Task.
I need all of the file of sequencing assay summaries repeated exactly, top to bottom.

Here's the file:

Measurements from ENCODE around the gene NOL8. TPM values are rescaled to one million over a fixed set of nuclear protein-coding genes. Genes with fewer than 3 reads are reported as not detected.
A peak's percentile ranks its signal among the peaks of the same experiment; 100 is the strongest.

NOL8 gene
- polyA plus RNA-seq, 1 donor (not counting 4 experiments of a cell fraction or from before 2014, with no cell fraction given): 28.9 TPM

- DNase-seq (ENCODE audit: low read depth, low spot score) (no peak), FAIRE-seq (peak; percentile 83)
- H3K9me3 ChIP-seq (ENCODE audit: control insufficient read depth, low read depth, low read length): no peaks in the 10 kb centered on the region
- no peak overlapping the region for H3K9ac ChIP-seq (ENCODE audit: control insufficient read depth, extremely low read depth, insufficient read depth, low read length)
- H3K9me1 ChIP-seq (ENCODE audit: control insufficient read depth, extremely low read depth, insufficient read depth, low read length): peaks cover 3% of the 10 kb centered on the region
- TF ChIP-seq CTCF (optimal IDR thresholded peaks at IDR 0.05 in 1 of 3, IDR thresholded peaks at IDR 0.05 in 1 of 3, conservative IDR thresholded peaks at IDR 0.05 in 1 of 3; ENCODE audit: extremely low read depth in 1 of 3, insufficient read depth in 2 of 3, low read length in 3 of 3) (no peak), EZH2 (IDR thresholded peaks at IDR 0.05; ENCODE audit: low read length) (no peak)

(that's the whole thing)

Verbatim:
Measurements from ENCODE around the gene NOL8. TPM values are rescaled to one million over a fixed set of nuclear protein-coding genes. Genes with fewer than 3 reads are reported as not detected.
A peak's percentile ranks its signal among the peaks of the same experiment; 100 is the strongest.

NOL8 gene
- polyA plus RNA-seq, 1 donor (not counting 4 experiments of a cell fraction or from before 2014, with no cell fraction given): 28.9 TPM

- DNase-seq (ENCODE audit: low read depth, low spot score) (no peak), FAIRE-seq (peak; percentile 83)
- H3K9me3 ChIP-seq (ENCODE audit: control insufficient read depth, low read depth, low read length): no peaks in the 10 kb centered on the region
- no peak overlapping the region for H3K9ac ChIP-seq (ENCODE audit: control insufficient read depth, extremely low read depth, insufficient read depth, low read length)
- H3K9me1 ChIP-seq (ENCODE audit: control insufficient read depth, extremely low read depth, insufficient read depth, low read length): peaks cover 3% of the 10 kb centered on the region
- TF ChIP-seq CTCF (optimal IDR thresholded peaks at IDR 0.05 in 1 of 3, IDR thresholded peaks at IDR 0.05 in 1 of 3, conservative IDR thresholded peaks at IDR 0.05 in 1 of 3; ENCODE audit: extremely low read depth in 1 of 3, insufficient read depth in 2 of 3, low read length in 3 of 3) (no peak), EZH2 (IDR thresholded peaks at IDR 0.05; ENCODE audit: low read length) (no peak)